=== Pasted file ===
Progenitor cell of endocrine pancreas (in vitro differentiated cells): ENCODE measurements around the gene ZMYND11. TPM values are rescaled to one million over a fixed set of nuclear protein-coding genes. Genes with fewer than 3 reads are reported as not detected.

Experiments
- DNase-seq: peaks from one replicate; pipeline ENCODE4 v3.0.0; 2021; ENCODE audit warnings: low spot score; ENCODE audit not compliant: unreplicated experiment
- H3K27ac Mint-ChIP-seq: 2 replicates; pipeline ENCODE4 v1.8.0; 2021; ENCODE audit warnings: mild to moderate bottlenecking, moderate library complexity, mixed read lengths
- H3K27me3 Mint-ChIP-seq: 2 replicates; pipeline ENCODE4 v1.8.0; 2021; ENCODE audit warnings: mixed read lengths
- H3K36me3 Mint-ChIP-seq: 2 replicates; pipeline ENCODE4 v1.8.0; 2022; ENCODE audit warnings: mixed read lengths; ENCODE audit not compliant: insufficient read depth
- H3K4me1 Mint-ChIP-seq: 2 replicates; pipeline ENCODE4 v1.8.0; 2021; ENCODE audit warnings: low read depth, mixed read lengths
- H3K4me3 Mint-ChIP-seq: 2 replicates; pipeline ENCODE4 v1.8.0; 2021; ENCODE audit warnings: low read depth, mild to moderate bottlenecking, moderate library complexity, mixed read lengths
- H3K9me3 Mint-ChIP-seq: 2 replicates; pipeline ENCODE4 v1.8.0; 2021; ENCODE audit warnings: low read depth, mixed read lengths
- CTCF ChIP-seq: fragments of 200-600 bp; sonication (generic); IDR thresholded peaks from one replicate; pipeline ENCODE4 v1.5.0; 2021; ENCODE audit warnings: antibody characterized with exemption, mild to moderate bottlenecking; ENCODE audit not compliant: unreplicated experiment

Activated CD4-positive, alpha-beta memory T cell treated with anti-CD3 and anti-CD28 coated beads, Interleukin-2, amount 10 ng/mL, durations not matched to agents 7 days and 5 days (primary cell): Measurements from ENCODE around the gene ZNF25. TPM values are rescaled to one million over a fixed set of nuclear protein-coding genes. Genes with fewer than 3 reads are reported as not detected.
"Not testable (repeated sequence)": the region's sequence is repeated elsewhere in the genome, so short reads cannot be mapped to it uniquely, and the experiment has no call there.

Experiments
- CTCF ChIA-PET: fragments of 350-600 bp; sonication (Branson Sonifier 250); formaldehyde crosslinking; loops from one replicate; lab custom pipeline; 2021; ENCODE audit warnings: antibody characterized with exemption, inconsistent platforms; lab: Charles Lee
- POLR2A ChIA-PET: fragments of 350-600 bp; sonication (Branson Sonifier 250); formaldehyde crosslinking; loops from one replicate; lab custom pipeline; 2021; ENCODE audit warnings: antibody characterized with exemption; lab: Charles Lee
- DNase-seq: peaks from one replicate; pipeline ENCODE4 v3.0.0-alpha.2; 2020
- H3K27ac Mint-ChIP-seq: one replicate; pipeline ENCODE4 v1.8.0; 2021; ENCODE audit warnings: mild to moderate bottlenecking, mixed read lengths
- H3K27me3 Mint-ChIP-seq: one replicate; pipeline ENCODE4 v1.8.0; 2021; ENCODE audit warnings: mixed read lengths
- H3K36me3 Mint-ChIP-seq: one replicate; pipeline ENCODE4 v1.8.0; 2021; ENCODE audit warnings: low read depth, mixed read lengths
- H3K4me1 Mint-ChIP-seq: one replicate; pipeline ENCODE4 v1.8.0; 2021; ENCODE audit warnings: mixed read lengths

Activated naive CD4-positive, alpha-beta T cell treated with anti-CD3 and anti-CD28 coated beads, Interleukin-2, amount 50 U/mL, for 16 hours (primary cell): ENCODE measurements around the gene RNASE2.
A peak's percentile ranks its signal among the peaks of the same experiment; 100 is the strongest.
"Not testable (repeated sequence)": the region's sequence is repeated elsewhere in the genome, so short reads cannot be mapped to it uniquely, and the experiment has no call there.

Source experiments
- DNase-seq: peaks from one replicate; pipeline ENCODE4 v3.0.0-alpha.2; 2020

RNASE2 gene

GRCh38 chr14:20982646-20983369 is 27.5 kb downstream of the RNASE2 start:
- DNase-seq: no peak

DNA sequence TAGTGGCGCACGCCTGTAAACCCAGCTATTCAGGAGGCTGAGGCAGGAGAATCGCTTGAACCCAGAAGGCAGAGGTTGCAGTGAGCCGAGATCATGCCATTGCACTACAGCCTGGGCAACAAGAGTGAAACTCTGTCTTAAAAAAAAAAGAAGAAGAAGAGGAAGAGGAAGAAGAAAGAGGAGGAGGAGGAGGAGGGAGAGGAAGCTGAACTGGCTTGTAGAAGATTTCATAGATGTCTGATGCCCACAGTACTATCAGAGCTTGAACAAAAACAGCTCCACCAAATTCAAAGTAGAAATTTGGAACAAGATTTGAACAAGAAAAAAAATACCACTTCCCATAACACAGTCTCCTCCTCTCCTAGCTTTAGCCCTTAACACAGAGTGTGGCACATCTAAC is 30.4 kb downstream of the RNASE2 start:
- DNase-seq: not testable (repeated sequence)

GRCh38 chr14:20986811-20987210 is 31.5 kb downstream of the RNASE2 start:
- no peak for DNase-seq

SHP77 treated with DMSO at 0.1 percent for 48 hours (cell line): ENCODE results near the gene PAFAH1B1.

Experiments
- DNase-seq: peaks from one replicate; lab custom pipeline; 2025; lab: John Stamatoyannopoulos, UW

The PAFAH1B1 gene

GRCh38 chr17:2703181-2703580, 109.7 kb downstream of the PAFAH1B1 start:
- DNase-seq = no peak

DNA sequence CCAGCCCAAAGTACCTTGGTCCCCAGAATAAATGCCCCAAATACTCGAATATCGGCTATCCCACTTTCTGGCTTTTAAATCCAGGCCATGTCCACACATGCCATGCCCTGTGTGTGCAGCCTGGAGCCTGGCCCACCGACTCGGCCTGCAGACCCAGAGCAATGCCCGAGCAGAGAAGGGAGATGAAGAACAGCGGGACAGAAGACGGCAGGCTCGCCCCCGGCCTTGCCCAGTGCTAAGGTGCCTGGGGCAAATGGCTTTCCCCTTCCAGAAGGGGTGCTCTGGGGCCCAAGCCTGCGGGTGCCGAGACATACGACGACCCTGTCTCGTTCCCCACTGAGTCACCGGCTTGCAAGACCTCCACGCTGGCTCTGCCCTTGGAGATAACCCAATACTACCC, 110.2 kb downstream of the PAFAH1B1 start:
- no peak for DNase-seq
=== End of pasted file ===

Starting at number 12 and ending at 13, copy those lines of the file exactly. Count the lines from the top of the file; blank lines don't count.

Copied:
"Not testable (repeated sequence)": the region's sequence is repeated elsewhere in the genome, so short reads cannot be mapped to it uniquely, and the experiment has no call there.

Experiments